Arduino Variable Types

Whether you're just starting out or have some experience with microcontrollers, understanding Arduino variable types is essential for effectively programming your Arduino projects.

Data types define how information is stored in variables and manipulated in memory. This tutorial will provide an overview of the main Arduino data types and demonstrate how you can declare them with simple code snippets.

Why do Arduino variable types exist?

You can use Arduino Data types to define the type of data that a variable can hold. Processors work on defined boundaries and for the 8-bit Arduino Uno this is a byte boundary. it is an 8-bit processor. The processor has to know how many bytes that each type of information is using.

If types did not exist then you would be limited to using 8 bits and only able to store values from -128 to 127 ! By using the integer type you can use and manipulate values from -32,768 to 32,767. (the type 'long', allows even larger whole numbers).

Even though the processor is only capable of working with 8 bit entities, it uses a carry flag to allow information to be "carried over" to the next byte for calculation. It means you can have arithmetic operations on large numbers that occupy more than a single byte of memory.

As a programmer you need to be aware of the "type" of a variable so that is capable of holding the values you expect to use.

Types allow the compiler to allocate the right amount of memory for the variable and to perform the correct arithmetic operations on it.

As well as whole number arithmetic, another type is 'float', that while still operating using 8bits, treats those bits in an entirely different way allowing floating-point-number calculation. In addition you can use character types (type 'char') that code the 8 bit data into numbers that represent characters.

Arduino Variables

In the Arduino programming environment, variables allow you to store and work with different pieces of data within your sketches.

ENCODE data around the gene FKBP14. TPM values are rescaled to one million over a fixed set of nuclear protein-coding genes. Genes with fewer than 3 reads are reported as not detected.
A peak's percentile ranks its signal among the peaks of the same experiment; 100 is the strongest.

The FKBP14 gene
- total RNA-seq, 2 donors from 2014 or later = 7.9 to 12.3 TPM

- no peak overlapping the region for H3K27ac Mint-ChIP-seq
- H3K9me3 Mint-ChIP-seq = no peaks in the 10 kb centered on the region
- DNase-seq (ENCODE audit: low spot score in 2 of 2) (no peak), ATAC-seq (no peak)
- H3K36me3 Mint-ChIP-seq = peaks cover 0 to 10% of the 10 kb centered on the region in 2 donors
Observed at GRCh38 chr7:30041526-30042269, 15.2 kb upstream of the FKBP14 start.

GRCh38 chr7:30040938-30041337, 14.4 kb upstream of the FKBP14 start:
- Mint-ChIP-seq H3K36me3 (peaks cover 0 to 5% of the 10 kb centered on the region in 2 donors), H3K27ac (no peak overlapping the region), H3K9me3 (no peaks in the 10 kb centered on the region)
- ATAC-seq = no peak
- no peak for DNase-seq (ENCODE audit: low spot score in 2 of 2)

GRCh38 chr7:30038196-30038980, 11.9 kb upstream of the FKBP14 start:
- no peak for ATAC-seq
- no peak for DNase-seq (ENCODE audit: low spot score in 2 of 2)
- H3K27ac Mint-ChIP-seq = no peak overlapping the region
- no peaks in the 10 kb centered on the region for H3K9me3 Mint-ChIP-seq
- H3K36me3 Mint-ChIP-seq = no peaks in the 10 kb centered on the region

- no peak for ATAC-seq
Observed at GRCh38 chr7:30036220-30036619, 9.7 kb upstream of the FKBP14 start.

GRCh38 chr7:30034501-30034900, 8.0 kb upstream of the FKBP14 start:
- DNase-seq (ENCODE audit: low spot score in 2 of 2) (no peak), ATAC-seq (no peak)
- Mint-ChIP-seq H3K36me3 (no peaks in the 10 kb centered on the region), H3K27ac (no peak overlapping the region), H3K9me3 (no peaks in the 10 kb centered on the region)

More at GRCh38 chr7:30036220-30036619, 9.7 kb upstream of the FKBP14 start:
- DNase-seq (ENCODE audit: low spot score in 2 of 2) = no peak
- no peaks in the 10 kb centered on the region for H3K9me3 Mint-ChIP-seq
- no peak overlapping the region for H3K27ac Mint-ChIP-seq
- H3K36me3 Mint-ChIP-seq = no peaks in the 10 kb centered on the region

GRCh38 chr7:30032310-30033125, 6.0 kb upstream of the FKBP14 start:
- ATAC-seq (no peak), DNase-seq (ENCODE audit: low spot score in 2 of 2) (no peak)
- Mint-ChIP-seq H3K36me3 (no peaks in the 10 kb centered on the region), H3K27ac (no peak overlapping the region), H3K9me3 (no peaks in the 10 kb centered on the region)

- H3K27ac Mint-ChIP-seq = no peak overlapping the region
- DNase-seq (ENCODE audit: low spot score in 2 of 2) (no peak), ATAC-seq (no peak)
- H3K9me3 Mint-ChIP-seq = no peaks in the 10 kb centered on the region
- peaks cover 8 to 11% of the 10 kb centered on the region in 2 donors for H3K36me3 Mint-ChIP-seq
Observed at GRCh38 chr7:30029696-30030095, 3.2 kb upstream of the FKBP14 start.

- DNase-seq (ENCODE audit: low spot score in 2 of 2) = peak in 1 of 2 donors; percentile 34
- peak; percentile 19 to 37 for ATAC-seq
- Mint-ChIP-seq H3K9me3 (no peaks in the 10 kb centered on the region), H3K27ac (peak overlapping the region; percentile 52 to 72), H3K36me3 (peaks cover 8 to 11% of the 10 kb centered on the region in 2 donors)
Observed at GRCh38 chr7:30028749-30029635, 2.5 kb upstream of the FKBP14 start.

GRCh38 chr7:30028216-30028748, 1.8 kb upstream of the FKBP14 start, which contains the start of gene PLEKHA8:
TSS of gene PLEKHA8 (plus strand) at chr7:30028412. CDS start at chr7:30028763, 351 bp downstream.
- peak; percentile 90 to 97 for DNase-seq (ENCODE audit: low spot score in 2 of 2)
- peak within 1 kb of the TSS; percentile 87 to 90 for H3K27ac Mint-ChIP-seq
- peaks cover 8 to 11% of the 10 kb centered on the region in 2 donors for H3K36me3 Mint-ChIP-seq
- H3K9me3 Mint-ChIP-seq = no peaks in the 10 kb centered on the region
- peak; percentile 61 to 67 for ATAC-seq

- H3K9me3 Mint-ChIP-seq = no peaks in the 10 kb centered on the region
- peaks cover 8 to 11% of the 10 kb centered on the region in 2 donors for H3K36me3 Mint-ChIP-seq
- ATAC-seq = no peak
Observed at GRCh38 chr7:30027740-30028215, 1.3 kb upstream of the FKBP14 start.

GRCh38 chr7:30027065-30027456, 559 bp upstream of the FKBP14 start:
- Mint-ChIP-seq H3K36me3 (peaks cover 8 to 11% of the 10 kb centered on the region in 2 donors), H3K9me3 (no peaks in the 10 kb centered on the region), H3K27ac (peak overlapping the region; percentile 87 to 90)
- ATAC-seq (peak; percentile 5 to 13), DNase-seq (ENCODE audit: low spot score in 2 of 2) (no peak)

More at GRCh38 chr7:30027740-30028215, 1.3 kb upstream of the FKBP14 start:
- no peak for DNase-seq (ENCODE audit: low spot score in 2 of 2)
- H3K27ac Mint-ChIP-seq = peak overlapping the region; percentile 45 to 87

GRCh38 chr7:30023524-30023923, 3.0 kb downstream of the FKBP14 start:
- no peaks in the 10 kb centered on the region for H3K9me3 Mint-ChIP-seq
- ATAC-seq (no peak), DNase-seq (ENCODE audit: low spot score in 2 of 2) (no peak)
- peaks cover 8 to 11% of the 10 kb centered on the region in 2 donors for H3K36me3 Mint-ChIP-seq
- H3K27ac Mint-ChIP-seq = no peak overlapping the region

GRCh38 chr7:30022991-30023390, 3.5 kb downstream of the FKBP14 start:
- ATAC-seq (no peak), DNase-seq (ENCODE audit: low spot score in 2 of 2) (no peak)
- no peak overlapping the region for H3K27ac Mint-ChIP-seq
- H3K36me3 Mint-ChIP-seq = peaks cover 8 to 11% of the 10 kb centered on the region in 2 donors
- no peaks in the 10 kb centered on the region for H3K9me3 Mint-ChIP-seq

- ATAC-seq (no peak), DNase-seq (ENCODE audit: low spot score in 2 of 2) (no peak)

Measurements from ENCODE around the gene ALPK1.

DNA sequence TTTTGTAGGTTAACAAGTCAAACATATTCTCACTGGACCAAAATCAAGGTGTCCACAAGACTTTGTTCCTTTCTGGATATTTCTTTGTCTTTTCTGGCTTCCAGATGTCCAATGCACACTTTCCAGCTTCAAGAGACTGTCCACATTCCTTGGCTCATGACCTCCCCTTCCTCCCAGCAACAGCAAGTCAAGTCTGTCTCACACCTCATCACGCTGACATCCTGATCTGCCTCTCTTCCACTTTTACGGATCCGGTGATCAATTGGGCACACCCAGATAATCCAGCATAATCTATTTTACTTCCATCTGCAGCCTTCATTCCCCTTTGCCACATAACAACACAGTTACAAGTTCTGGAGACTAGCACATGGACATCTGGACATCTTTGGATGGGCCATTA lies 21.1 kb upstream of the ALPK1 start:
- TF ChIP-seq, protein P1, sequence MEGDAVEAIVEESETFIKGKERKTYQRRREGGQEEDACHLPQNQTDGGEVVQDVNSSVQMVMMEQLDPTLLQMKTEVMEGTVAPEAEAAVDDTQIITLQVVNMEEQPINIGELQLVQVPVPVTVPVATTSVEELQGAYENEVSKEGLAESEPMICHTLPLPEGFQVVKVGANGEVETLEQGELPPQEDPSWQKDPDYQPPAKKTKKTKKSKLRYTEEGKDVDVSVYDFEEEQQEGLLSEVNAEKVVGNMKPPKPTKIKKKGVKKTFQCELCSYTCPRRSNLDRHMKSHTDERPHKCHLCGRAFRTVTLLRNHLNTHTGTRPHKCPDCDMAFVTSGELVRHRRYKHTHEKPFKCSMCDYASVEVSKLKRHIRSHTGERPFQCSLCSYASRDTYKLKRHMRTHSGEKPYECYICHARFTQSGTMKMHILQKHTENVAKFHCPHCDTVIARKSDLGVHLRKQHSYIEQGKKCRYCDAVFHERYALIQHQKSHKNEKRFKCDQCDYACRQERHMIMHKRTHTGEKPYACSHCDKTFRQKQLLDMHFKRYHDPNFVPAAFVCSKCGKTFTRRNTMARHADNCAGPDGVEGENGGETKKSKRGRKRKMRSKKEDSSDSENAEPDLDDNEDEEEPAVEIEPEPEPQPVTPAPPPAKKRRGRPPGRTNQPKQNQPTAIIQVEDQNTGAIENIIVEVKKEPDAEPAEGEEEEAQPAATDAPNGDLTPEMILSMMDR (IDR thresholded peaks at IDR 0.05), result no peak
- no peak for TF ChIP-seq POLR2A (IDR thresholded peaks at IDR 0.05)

Before declaring a variable, you need to specify its data type which tells the microcontroller how much memory space to allocate and what type of data can be stored there.

Common Arduino variable types are:

  • int: Stores integer (whole number) values. Uses 2 bytes of memory.

        Example declaration:     int sensorReading;

  • float: Stores floating point numbers, useful for measurements with decimals. Uses 4 bytes of memory.

    declaration:     float temperature;

  • boolean: Can only hold true or false values. Uses 1 byte of memory. Common for digital outputs.

    declaration:     boolean buttonPressed;

  • char: Stores a single character such as letters, numbers, or symbols. Uses 1 byte of memory.

    declaration:     char initial;

  • String: Special class used to store and manipulate strings (sequences of characters). Takes up dynamic memory as needed.
    [ Warning  - there can be problems using dynamic strings.]
    [ An alternative is to use vanilla C strings. ]
    [ Find out the issues in this link "Arduino String". ]

    declaration:     String message = "Hello";

  • byte: Alias for unsigned 8-bit integer, same as int but uses less memory.

    declaration:     byte ledPin = 13;

  • long: Alias for unsigned 32-bit integer. Uses 4 bytes.

    declaration:     long bigInteger;

Using integer Arduino types

The basic unit of memory in any processor is a byte but in fact in C/C++ programming the byte type is not usually defined.

The 'char' type is the usual way of writing (In non-Arduino code) that you want to use a single byte of data for your variable:

char myByte;

In Arduino code you can write:

byte myByte;

Note: if you want to use the word byte in code other than Arduino, you can define your own type as follows:

typedef char byte;

Now you can write (in any C/C++ programming environment):

byte myByte;

Integer types

Forgetting about 'type' byte for the moment.